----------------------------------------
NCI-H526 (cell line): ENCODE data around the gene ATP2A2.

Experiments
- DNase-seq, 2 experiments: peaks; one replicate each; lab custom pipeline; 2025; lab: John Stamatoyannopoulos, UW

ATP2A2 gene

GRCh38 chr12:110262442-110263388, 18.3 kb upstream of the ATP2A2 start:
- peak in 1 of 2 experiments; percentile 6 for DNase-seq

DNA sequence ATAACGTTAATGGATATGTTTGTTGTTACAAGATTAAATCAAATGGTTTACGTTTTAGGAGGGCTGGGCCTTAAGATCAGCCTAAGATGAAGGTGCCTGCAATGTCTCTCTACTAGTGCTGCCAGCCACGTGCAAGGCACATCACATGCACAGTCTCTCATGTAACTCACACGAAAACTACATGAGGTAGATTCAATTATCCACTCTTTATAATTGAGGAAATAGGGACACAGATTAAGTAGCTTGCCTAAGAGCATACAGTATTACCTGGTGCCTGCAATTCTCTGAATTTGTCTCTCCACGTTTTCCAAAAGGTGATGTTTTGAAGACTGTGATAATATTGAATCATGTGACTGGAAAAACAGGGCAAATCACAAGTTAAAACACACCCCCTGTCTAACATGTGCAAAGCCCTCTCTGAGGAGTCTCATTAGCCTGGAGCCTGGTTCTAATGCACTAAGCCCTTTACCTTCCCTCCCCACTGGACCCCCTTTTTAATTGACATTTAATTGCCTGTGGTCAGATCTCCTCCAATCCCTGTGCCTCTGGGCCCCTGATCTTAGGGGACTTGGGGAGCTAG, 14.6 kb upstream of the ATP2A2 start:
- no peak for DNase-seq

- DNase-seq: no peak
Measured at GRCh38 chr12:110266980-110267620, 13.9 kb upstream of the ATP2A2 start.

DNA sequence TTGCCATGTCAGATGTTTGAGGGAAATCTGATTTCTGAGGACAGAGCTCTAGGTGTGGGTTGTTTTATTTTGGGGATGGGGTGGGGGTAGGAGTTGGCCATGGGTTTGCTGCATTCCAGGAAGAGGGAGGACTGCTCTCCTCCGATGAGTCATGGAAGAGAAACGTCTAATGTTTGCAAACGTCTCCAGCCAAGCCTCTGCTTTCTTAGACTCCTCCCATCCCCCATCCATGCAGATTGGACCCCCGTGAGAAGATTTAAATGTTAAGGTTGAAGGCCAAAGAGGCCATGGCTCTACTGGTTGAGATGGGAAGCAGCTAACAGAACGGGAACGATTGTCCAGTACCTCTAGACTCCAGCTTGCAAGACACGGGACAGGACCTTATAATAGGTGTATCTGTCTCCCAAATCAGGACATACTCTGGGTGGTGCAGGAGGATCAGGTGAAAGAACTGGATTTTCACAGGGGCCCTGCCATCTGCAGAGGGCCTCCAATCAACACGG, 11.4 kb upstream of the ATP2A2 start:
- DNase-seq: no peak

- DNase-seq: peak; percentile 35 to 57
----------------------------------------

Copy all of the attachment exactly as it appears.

NCI-H526 (cell line): ENCODE data around the gene ATP2A2.

Experiments
- DNase-seq, 2 experiments: peaks; one replicate each; lab custom pipeline; 2025; lab: John Stamatoyannopoulos, UW

ATP2A2 gene

GRCh38 chr12:110262442-110263388, 18.3 kb upstream of the ATP2A2 start:
- peak in 1 of 2 experiments; percentile 6 for DNase-seq

DNA sequence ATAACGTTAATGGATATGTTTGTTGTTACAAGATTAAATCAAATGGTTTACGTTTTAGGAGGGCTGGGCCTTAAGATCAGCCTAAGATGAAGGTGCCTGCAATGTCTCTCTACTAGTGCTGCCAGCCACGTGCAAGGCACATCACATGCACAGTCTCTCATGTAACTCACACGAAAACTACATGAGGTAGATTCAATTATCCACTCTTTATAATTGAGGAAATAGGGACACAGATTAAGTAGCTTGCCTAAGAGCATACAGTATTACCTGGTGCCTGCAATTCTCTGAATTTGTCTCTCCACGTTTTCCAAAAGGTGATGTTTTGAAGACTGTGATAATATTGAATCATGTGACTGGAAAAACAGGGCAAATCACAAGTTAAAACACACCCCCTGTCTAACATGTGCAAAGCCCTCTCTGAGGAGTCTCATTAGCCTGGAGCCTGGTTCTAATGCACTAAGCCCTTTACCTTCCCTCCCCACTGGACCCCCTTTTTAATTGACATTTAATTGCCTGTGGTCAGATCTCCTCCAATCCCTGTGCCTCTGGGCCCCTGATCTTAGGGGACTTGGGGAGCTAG, 14.6 kb upstream of the ATP2A2 start:
- no peak for DNase-seq

- DNase-seq: no peak
Measured at GRCh38 chr12:110266980-110267620, 13.9 kb upstream of the ATP2A2 start.

DNA sequence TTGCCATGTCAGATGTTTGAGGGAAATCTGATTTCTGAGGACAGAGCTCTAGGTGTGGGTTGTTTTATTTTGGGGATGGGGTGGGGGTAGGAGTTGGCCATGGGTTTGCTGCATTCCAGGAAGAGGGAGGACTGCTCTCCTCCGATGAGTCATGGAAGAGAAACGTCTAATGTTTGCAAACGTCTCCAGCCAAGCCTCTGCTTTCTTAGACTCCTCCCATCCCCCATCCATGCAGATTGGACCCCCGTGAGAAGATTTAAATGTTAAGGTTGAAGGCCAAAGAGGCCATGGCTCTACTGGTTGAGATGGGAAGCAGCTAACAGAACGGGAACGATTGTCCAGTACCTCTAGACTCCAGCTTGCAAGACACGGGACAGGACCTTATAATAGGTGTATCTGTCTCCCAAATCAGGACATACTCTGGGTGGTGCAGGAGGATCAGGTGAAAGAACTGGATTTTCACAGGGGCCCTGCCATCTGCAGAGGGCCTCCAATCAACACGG, 11.4 kb upstream of the ATP2A2 start:
- DNase-seq: no peak

- DNase-seq: peak; percentile 35 to 57